Federal Government Looks To Fund Wildfire Fighting Without Having To Raid Wildfire Prevention

CREDIT: AP Photo/Nick Ut

A wildfire burns in the hills just north of the San Gabriel Valley community of Glendora, Calif., on Thursday, Jan 16, 2014. Southern California authorities have ordered the evacuation of homes at the edge of a fast-moving wildfire burning in the dangerously dry foothills of the San Gabriel Mountains.

President Obama announced plans Monday to change how to pay for the rising costs of fighting wildfires. In his proposed budget, to be presented to Congress next month, Obama will call for shifting the costs of fighting the biggest wildfires to the same emergency fund that handles other natural disasters such as hurricanes and earthquakes.

The proposal is designed to avoid forcing the U.S. Forest Service and the Department of Interior to drain fire prevention budgets to pay for big wildfires. According to the White House, over the past two years, these agencies have, out of necessity, taken about $1.1 billion from funds designed to pay for programs to clear brush and thin overgrown forests to reduce fire danger.

About two-thirds of the cost of fighting wildfires is paid for by the federal government, split between the budgets of the U.S. Forest Service and the Department of the Interior. Combined, these agencies now spend about $3.5 billion every year tackling fires. This figure is three times what was spent in the 1990s.

Obama unveiled his budget proposal at a meeting with western governors attending the National Governor’s Association conference.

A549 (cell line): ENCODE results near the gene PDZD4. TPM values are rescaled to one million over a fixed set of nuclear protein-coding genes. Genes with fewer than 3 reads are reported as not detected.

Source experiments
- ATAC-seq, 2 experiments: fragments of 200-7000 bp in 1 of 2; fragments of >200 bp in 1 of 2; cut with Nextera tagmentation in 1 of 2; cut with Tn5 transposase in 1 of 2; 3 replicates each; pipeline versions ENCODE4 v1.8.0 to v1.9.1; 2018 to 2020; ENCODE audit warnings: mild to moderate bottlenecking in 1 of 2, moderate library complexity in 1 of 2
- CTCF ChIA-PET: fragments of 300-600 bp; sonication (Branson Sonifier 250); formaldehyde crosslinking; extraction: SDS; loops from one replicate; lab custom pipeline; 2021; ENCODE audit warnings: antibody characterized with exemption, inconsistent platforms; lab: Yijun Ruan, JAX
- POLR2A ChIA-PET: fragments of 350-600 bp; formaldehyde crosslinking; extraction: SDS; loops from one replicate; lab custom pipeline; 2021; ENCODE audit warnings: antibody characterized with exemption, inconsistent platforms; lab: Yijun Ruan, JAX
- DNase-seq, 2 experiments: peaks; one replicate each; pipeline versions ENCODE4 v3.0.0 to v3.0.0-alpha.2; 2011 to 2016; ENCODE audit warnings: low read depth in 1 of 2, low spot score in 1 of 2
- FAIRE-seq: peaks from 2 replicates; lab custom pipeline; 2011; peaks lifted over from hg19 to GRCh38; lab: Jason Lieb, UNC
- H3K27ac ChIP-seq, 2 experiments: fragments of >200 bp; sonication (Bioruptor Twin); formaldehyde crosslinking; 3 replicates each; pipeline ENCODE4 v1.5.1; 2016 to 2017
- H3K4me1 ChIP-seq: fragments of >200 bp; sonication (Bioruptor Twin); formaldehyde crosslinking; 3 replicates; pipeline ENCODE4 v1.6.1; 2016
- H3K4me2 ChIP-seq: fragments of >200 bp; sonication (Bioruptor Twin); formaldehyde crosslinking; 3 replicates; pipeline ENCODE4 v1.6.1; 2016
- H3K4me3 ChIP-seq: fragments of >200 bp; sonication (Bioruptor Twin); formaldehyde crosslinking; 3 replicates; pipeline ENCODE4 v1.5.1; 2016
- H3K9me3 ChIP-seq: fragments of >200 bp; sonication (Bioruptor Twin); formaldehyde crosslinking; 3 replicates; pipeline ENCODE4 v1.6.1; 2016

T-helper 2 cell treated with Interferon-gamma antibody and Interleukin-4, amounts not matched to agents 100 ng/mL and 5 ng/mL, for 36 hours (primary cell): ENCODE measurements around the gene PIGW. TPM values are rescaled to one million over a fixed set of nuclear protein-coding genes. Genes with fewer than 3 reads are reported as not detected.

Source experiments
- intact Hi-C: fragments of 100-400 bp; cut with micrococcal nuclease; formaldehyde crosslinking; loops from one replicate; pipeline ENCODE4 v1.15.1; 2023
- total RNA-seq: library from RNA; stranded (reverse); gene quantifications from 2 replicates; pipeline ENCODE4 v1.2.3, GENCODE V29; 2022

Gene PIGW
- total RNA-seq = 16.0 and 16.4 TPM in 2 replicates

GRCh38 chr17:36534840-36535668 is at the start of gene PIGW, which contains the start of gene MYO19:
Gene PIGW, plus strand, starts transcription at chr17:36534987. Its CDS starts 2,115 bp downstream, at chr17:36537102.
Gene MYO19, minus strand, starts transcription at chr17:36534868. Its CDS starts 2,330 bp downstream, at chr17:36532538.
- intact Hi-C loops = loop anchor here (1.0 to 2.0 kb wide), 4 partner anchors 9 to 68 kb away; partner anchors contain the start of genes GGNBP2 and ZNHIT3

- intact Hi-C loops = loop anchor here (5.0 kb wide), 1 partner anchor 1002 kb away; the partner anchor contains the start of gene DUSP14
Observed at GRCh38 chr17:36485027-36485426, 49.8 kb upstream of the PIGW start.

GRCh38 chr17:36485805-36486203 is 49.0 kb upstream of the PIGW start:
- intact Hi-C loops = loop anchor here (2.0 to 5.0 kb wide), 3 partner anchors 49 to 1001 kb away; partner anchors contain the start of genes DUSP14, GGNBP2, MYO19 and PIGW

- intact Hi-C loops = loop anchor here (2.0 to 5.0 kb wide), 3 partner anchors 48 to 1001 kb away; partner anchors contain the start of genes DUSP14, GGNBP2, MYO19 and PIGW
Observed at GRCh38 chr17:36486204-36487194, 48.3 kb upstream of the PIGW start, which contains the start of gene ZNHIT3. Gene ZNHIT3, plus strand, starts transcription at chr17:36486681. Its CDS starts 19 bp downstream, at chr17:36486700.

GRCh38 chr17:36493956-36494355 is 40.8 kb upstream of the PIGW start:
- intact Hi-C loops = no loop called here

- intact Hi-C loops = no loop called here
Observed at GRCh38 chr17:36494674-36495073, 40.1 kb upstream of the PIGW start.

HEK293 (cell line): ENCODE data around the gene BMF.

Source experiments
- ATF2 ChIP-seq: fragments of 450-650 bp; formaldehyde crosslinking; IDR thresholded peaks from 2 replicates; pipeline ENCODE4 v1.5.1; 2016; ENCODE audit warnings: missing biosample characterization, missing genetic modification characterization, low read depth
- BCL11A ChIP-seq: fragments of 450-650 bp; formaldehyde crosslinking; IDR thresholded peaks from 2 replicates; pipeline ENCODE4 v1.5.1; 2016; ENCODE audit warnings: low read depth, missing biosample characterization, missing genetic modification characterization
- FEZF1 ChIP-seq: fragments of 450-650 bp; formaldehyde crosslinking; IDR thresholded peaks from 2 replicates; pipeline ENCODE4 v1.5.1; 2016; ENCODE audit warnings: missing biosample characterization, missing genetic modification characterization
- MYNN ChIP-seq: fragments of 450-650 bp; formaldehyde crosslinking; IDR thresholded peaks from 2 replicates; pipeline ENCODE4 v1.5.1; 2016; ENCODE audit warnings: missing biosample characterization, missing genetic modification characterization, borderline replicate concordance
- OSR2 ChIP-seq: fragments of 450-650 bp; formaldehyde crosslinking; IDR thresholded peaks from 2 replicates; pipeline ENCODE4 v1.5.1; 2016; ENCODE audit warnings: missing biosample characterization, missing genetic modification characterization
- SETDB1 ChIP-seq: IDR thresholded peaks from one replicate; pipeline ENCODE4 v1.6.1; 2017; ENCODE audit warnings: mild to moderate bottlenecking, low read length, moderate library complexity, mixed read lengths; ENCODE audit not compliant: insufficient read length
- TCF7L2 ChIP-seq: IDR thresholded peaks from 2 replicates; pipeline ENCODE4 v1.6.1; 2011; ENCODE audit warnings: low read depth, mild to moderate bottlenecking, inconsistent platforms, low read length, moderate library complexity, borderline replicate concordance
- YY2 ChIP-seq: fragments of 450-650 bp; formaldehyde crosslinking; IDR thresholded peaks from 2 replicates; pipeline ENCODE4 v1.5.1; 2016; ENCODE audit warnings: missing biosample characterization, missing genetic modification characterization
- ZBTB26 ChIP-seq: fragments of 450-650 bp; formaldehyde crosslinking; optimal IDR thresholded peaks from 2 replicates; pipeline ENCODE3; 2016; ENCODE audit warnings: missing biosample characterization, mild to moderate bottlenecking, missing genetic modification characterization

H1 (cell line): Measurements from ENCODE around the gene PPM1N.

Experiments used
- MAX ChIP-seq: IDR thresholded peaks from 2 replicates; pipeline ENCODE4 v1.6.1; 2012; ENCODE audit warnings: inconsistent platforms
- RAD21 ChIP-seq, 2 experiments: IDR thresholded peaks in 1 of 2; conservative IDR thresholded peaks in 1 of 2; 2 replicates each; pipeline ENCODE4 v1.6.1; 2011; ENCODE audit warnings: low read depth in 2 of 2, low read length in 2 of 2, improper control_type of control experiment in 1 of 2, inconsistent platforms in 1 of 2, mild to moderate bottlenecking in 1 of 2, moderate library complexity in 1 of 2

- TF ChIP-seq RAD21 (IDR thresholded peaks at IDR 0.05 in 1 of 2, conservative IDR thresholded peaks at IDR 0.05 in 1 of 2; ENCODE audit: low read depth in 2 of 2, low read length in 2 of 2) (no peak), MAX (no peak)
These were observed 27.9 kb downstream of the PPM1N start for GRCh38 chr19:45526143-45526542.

The number of western wildfires has increased relentlessly over recent decades. A 2012 report compiled by Climate Central calculated that today there are more than twice as many large wildfires — 1,000 acres or more — burning each year than there were in the 1970s. Blazes burning as many as 10,000 acres are seven times as common as four decades ago.

There are several reasons why the cost of battling wildfires has skyrocketed in recent years. On the one hand, climate change has played its part — increasing drought and reducing vital snowpack. A 2011 report from the National Research Council predicted that for every 1.8°F temperature increase, the area burned in the West will quadruple. By the end of the century, temperatures across the U.S. may rise as much as 8°F.

The dramatic expansion of building in what is known as the “wildland urban interface” has also contributed greatly to the wildfire-fighting bill. According to a recent study conducted by the U.S. Forest Service, there are now more than 47 million homes in areas at high risk for wildfires. 10 million of these homes, usually on the edges of forests, were built between 2000 and 2010 alone.

The White House proposal, is very similar to legislation introduced by Senators Ron Wyden, (D-OR) and Mike Crapo (R-ID) and James Risch (R-ID). In the House, Representatives. Kurt Schrader, (D-OR) and Mike Simpson, (R-ID) have called for similar action.

“The largest wildfires are natural disasters, no different from tornadoes or earthquakes,” Wyden said in a statement. “For too long, Oregon forests have suffered from a failure to invest in fire prevention work that can create healthier stands and protect rural communities from catastrophic infernos. This plan finally puts federal policy on the right track.”